NAACP ought to give Bush some credit

NAACP board Chairman Julian Bond might not know it, but he just proved a black Republican is right.

When I met Christopher Alan Bullock during a reception at the Venezuelan Embassy this month, the Delaware Republican told me that President Bush, whom he supports, "hasn't done enough to get the message out about what he's done for African-Americans." Bullock then elaborated.


Homeownership among blacks has risen under Bush, Bullock said, as well as Small Business Administration loans to black entrepreneurs.

According to a Feb. 22, 2006, New York Times article, homeownership among black Americans was less than 43 percent before 1995, rose to 49.7 percent in 2004 and dipped only a wee bit to 48.8 percent in 2005.


A July 15, 2005, Louisville Courier-Journal article quoted Bush as saying that SBA loans to black businesses increased 28 percent in 2004. But black elected officials - Democrats, as you might have guessed - were quick to point out that Bush slashed funding for the SBA.

Bullock also praised the number of blacks Bush selected for his Cabinet, figures that are hard to dispute. Bullock mentioned former Secretary of State Colin l. Powell, current Secretary of State Condoleezza Rice, former Secretary of Education Rod Paige and current Secretary of Housing and Urban Development Alphonso R. Jackson, to name a few.

Clearly, one of the people who didn't get the memo about the historic occasion of a president naming the first two black secretaries of state in the nation's history is Bond. You'd think, as board chairman of the country's oldest civil rights organization, Bond would at least give the president credit for it.

In fact, genuine nonpartisanship - which Bond claims is a principle the NAACP cherishes ever so dearly - requires mentioning it. But did we get it from Bond in his opening address at the NAACP annual convention this week?

Ah, yet another "Do rich folks eat welfare cheese?" question!

"We need balance," Bullock told me Monday night. "If [Bond is] going to criticize the president for what he's not doing, he should give him credit for what he is doing, especially in the area of economic development for African-Americans."

Bond's speech this year wasn't any more balanced than the invective he has hurled at Bush in prior NAACP convention speeches, but at least it wasn't as nasty. Gone were the references to Bush Cabinet appointees being from the "Taliban wing" of American politics. Absent were remarks about Republicans having an idea of equality that amounted to "the American flag and the Confederate swastika flying side by side."

Still, there was plenty of criticism of Republicans and Bush, enough for a skeptical reader to wonder whether Bond's speech had been written at the Democratic National Committee headquarters. But Bond prefaced the criticism by saying he had extended yet another invitation for Bush to speak to the NAACP annual convention.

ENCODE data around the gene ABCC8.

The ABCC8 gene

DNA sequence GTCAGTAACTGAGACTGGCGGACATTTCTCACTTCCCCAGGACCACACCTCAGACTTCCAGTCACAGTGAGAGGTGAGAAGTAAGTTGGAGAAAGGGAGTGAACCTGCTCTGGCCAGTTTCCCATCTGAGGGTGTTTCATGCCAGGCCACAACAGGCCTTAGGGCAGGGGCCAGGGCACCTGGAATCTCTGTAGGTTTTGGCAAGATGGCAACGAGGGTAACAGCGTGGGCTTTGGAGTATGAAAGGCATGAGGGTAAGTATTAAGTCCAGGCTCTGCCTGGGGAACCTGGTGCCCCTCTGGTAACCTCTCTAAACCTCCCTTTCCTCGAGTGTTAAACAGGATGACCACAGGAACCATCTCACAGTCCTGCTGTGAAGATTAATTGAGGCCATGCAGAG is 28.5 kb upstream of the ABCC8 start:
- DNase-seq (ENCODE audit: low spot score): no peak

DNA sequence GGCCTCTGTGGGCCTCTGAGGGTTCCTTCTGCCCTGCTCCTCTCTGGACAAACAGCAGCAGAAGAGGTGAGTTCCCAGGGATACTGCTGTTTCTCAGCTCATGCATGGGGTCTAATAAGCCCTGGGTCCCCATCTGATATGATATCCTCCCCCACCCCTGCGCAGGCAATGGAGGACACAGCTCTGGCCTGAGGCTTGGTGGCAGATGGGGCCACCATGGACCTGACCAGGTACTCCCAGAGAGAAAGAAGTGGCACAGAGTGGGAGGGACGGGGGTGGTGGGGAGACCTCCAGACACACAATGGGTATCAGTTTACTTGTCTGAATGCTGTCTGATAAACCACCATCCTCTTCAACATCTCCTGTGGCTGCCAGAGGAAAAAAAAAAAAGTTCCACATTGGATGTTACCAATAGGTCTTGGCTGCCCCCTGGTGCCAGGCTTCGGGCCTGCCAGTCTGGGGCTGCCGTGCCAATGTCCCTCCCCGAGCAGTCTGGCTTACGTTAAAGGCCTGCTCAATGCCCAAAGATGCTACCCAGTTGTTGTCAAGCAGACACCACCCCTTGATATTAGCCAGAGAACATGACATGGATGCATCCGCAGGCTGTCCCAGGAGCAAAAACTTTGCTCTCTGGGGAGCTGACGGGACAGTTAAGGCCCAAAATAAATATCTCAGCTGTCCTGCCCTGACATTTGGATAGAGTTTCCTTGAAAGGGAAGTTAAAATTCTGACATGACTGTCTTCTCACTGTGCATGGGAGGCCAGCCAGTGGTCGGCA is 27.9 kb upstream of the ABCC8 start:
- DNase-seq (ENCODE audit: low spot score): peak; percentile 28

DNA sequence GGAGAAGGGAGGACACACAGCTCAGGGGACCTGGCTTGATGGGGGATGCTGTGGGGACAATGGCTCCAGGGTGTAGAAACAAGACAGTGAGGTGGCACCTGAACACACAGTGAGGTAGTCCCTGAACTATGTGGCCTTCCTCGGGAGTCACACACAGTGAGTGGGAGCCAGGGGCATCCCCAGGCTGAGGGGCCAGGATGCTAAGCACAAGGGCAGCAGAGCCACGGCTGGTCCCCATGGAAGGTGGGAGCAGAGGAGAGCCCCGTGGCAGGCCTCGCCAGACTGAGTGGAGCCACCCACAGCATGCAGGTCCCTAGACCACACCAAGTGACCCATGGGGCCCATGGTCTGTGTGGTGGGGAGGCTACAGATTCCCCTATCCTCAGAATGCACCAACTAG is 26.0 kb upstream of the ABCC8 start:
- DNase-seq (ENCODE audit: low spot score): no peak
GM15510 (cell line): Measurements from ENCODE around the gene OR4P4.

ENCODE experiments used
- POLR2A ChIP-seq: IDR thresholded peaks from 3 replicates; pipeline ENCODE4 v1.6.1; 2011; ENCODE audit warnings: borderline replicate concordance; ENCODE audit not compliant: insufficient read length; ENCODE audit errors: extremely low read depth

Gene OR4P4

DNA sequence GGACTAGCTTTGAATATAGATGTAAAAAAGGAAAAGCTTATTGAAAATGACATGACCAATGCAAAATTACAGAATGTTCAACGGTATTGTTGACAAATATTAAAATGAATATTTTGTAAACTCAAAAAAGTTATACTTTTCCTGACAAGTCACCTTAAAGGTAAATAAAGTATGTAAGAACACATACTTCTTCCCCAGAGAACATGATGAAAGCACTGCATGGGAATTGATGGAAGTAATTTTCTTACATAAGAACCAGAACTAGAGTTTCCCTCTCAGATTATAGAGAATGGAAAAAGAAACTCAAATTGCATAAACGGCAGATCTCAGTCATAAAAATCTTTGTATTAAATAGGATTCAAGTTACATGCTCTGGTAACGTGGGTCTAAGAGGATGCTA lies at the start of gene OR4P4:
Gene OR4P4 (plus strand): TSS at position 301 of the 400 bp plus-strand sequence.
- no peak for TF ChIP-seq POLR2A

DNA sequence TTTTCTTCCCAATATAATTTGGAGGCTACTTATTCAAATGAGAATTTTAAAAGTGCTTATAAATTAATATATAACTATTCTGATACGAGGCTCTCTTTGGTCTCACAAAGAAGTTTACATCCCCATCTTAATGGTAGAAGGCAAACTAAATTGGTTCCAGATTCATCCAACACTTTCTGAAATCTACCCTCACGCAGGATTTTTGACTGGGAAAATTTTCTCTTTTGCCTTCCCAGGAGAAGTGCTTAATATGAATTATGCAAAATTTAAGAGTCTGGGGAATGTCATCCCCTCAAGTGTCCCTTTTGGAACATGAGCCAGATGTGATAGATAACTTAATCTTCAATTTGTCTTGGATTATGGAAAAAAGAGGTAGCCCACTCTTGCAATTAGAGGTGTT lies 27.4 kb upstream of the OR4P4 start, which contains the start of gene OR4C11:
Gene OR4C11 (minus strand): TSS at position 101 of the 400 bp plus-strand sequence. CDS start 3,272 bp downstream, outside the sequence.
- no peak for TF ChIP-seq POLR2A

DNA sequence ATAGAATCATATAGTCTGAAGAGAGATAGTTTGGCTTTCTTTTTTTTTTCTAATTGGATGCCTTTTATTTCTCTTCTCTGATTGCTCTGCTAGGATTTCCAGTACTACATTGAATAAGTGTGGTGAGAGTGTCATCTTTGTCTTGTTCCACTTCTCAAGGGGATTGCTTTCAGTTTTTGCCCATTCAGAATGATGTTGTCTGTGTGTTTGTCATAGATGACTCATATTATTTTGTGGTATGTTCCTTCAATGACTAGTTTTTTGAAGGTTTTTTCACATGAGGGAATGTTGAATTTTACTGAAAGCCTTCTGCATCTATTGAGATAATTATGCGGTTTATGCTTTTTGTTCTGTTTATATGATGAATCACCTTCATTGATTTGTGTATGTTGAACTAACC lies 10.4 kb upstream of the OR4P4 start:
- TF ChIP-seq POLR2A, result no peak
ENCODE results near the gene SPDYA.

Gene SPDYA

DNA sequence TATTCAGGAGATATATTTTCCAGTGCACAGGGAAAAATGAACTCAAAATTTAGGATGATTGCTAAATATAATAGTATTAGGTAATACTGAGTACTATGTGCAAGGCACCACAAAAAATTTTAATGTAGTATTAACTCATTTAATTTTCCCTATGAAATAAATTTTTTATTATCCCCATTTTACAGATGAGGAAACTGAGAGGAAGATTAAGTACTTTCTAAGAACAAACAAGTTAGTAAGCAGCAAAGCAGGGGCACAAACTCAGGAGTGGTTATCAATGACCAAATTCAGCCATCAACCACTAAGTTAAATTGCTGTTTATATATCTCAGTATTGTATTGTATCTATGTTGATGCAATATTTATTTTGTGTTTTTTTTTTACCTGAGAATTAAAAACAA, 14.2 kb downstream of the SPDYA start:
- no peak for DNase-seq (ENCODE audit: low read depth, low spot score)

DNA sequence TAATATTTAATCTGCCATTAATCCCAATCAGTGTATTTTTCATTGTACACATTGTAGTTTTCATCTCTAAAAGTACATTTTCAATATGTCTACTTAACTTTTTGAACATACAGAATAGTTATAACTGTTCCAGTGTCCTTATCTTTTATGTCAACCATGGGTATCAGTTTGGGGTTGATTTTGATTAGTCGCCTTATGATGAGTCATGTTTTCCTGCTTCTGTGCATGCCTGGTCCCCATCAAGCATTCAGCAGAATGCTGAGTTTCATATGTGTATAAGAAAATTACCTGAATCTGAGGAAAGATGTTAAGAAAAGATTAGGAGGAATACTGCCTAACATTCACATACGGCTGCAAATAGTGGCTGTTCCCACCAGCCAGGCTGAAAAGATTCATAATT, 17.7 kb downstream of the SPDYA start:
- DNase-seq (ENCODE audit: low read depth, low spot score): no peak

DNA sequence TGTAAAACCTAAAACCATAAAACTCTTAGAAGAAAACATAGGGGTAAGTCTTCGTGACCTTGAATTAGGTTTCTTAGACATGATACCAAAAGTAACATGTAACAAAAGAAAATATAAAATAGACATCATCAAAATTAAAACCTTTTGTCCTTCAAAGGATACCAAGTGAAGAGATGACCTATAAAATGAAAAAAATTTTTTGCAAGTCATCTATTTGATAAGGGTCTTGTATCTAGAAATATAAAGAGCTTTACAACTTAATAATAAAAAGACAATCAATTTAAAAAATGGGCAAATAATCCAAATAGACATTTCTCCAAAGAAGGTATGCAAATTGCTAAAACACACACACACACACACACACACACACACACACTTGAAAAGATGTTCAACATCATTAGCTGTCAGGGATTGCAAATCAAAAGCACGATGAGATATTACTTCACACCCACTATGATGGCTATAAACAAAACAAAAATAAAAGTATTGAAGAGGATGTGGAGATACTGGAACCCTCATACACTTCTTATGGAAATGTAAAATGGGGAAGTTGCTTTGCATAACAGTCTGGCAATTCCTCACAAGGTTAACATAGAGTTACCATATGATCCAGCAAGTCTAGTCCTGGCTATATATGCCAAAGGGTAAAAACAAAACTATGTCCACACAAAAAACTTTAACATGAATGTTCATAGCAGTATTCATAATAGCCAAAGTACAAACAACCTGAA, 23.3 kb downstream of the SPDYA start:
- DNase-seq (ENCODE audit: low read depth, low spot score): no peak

It occurred, Bond told NAACP delegates, at a reception held before the White House correspondents' dinner. Bond said Bush asked him how old he was. Bond answered that at 66, he was now too old to be president.

"You're not too old," Bond said the president told him. "[Sen.] John McCain is 70."

"I guess I'll ask John McCain if I can be his vice president," Bond answered.

"No," Bush said, "A confident man would ask John McCain to be his vice president."

Bond told the delegates he felt confident enough to ask Bush to address the convention. He said the president "made a sound, which at the time I took to mean either 'I'll think about it' or 'not in your lifetime.'"

Bullock, for one, was hoping Bush meant "I'll think about it."


"I think the president should accept the invitation to speak this year," Bullock said. "It would be a good gesture."

Bullock and Bond will get their wish. Bush is scheduled to speak to the NAACP convention tomorrow, though I have no idea why. NAACP leaders - notably Bond - and NAACP offshoots such as the National Voter Fund have treated Bush the past five years as though he were the Grand Wizard of the Ku Klux Klan, not the president of the United States.

Tara Wall, the director of outreach communications for the Republican National Committee, indicated Bush might have accepted the invitation for precisely the reason Bullock spoke of - to spread the word about the president's policies that have benefited blacks.

"I think it will be a great opportunity for the president and for us to get our message out," Wall said. "This president has shown distinct and clear leadership."

Wall also listed what she said were Bush's achievements regarding black Americans. Among them: closing the educational achievement gap with the No Child Left Behind Act, funding for AIDS research in Africa and in black communities in the United States, and an increase in funding for historically black colleges and universities.

If anyone is to make the case for any gains blacks have made under Bush's presidency, Bush will have to do it.


You can bet that NAACP leaders won't.